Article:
How do you rebuild trust after addiction has come in and destroyed your family? These are the foundational things that have to be there if you want to rebuild trust. I'll advise both sides-- the person that's addicted and the family.
Believe it or not, this is a two-way distrustful situation. The person with the abuse problem feels like their trust has been broken too. That's the thing about addiction, it causes chaos, heartbreak, and no one comes out of it unscathed.
I'm going to tell you what you need to do as an addicted person first. This isn't going to be easy to hear or easy to implement. But it is necessary!
1. The first (most important) thing you need to do is OWN UP to the damage you've caused. When you cause distress to the people that you love, they need to hear that you understand the depth and magnitude of what kind of position you put them in. You have to be vulnerable about this. You made choices along the way that got you in this situation, right? It's time to own up to it and let your loved one's know that you acknowledge the mess you created. When you avoid this, you're going to build up resentment and bitterness, which causes shame and pity, then the cycle starts all over again.
2. Earn trust back by tolerating the fact that your family distrust you (with humility). What's going to happen even after you get sober is your family is still going to think that you're being dishonest or using. I know it sucks to be accused of something that you didn't do. So here's a way to handle that. You can say something like "I know you probably think I did that, but I didn't and I can understand where you're coming from after years of lying."
3. Get back on an even playing field by living your life with integrity. Everyone is going to be watching every move you make and dissecting what you do. You have to do what you say you're going to do. Be where you're going to be and earn that trust back. You're going to have to be ultra-transparent.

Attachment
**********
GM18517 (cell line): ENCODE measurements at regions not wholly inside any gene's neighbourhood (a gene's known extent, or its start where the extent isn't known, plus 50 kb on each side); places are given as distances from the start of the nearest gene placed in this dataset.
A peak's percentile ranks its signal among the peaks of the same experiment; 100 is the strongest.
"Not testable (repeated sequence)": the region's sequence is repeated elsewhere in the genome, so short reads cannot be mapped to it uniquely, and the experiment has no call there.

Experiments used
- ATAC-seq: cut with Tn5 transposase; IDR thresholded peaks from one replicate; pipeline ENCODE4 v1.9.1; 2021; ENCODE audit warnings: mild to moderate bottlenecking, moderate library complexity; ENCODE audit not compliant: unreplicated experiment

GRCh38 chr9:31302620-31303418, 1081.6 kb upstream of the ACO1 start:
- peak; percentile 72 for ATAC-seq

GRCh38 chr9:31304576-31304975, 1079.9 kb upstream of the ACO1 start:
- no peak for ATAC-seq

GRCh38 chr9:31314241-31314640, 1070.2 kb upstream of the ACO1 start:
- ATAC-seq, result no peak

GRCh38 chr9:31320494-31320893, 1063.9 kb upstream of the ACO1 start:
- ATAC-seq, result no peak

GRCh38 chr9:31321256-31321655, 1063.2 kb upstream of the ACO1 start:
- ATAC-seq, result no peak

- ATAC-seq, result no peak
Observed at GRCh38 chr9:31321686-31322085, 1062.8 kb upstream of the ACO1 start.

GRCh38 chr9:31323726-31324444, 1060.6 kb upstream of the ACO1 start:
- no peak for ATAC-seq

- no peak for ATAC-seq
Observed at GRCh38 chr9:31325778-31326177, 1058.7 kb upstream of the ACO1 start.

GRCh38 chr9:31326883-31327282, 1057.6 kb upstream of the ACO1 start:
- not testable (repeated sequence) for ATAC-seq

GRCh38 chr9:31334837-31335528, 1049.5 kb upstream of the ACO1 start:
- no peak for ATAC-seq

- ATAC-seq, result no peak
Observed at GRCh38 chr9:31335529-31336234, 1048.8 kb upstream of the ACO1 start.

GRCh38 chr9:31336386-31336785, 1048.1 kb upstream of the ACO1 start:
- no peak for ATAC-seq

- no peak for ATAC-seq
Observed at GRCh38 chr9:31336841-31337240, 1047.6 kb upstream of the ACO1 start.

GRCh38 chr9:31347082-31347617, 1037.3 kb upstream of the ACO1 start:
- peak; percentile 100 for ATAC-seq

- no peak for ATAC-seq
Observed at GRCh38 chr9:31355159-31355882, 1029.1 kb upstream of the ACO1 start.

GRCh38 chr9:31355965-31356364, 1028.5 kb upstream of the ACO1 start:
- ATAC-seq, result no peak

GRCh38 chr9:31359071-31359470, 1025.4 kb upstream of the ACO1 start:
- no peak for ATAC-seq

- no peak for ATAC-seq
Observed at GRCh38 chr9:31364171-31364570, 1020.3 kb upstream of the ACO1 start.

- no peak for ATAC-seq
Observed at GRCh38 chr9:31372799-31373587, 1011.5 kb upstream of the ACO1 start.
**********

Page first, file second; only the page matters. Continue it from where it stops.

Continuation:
For the family, here are the three things that you have to do to quickly build back the trust that was lost.
1. You'll have to decide that you're going to give grace and give the person fresh ground to walk on. You can't keep bringing up the past over and over again because it causes your loved one to want to push you away and not be honest with you.
2. You have to manage your own triggers. Yes, families have triggers, too! Get a handle on your emotions so that you don't start being reactive.
3. Stay in your lane! In recovery, there's the concept of your side of the street and their side of the street. So that means, who they talk to, what they do and don't do, how they talk, It's still not your lane to manage. When you get out of your lane, you start boundary-crossing, trying to control and dictate. It causes your loved one in early recovery to resent you and feel like you're trying to control them.
I know these are really hard changes because it goes against everything that feels right. If both sides can manage these three things, trust is going to come back so much faster and allow the healing process to begin.